Saturday, March 12, 2011

on the berm

We had a chance to walk along the top of the berm that runs along PPW this week, I like to think of it as the neighborhood's closest thing to the Appalachian trail. We found an evergreen weeping sap, a tree with a hidden charcoal-black recess, varieties of pine cones and needles, bottle caps and some rusted batteries. My daughter and I will go back and clean those up, and my son would like to but is worried about being caught in the act and considered a 'dork.' Don't judge him, though, he reminds me of how many young people must think it's cool to litter and uncool to bend over and pick something up. Often it seems that to be read as "good" by another is the last thing person wants, perhaps it even seems vaguely dangerous.

I saw a man on a subway platform suddenly drop a dollar on the ground, and at first he showed great concern, although he didn't bend over to pick it up. As soon as he saw other people had noticed, and when another man bent over to pick up the dollar and hand it back to him, the man acted as if he wouldn't condescend to touch that dollar. Is this pride in action? Is it an atavistic instinct to fear that as soon as one bends over another will see this as a sign of submissiveness and subserviance, just like pack animals read each other's behavior for signs of weakness? People are complicated and there's much to understand about why someone would throw or drop something on the ground and neglect to pick it up, and another would gladly collect it without worrying about how they'll be viewed. We all seem to be wrapped in layers of our values, conditioning, and instincts so thickly that we can't really understand each other's choices and tendencies very well. Seriously, call in the anthropologists, this city is full of diverse tribes.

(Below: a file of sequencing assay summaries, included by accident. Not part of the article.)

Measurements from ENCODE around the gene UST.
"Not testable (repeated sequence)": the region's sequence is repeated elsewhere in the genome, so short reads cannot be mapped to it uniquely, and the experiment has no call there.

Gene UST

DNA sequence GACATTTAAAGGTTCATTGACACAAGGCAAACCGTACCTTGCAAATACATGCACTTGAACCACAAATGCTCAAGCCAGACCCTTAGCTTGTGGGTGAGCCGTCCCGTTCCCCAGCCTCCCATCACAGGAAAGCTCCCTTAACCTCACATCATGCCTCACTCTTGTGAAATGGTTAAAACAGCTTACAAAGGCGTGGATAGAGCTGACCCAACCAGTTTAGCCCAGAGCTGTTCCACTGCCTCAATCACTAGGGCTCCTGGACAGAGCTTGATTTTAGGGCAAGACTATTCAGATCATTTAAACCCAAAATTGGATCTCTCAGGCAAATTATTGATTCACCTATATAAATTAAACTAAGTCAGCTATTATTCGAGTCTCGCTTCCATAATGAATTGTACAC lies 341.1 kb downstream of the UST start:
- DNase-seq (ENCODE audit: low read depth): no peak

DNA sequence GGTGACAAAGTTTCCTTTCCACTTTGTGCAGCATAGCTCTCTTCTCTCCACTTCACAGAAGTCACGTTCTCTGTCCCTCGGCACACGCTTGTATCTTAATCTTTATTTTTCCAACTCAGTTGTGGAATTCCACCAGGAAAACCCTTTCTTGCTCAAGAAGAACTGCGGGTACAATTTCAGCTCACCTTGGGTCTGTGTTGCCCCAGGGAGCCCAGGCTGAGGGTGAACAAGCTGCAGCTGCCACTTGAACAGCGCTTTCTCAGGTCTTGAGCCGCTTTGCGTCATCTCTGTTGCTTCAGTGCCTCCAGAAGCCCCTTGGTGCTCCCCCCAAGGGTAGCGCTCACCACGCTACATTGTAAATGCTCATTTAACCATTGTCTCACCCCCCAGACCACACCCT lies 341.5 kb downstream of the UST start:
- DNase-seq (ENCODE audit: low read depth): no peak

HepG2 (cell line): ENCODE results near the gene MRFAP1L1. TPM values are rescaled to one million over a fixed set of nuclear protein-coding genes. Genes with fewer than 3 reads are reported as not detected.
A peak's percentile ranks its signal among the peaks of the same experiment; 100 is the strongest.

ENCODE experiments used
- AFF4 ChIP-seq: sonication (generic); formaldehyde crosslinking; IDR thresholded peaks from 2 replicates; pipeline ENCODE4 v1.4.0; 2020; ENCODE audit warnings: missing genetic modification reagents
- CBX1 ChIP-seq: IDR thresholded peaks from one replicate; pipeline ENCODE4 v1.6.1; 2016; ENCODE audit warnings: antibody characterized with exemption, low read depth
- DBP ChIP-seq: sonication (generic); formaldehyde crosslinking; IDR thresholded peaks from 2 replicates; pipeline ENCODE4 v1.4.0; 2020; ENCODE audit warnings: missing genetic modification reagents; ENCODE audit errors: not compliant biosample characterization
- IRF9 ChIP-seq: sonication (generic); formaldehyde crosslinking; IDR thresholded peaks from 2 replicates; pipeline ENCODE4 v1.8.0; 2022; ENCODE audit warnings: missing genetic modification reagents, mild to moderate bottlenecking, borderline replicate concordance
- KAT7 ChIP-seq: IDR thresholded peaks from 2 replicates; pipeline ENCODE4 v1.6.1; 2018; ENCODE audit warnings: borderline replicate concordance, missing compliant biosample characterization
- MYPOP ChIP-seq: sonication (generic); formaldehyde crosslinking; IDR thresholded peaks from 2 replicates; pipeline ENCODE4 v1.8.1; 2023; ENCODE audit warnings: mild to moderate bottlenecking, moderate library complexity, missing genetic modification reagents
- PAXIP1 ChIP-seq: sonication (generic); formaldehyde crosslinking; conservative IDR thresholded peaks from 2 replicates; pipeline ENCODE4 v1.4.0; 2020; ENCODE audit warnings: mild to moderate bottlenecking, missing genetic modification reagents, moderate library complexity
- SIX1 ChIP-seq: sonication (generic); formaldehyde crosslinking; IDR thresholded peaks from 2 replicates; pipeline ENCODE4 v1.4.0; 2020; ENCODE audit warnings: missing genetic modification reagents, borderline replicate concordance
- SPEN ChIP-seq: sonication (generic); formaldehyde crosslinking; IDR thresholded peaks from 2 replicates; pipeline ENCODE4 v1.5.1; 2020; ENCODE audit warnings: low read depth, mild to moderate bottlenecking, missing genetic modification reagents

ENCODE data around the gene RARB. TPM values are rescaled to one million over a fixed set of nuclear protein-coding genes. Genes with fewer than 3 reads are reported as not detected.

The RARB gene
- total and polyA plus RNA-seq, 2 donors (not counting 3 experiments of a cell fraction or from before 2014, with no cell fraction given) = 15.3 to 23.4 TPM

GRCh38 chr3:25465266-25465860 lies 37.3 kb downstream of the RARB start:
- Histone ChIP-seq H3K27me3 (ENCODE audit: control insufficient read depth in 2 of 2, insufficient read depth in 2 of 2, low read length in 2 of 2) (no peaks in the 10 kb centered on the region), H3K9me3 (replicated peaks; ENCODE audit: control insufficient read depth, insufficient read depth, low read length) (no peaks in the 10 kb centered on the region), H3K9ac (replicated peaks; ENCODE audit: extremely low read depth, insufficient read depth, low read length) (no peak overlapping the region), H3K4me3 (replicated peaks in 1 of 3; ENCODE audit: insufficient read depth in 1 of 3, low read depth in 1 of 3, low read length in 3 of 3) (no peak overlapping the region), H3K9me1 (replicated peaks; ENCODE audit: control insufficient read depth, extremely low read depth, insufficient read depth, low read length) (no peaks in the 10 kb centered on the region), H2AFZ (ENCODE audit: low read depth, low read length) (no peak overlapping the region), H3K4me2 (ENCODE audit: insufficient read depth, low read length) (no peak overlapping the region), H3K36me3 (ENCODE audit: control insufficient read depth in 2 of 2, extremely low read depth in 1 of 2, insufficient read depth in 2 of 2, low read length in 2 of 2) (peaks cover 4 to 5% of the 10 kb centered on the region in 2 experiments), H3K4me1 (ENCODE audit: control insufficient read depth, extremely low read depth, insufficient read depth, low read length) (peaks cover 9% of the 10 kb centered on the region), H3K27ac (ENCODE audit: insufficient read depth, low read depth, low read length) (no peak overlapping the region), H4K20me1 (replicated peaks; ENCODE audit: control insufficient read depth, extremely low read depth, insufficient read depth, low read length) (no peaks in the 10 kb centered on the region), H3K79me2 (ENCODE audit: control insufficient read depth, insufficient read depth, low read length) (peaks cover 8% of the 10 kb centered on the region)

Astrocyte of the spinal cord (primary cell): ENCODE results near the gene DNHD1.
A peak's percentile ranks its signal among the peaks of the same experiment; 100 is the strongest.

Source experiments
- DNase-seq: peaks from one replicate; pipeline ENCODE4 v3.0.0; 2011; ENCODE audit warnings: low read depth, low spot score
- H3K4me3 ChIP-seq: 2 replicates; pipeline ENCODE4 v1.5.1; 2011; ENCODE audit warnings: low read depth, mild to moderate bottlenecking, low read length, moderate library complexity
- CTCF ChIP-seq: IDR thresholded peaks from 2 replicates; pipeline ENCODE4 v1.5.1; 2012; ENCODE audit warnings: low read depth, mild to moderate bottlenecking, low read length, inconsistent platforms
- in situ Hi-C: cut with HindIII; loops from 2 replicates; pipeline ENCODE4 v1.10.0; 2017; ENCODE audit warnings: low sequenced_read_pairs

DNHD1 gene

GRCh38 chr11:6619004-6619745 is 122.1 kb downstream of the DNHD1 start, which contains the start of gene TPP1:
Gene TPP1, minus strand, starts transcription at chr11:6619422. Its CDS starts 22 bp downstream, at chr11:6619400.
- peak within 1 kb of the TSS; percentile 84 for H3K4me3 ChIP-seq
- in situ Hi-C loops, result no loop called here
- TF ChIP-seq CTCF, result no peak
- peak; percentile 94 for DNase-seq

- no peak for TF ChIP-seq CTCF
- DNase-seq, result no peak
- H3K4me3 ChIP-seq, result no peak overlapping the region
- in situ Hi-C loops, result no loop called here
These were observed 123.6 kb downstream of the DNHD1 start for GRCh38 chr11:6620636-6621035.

What makes someone volunteer to pick up other people's garbage in Prospect Park? I would wager it's often LOVE for the park, plain and simple. Thanks to the park volunteers.

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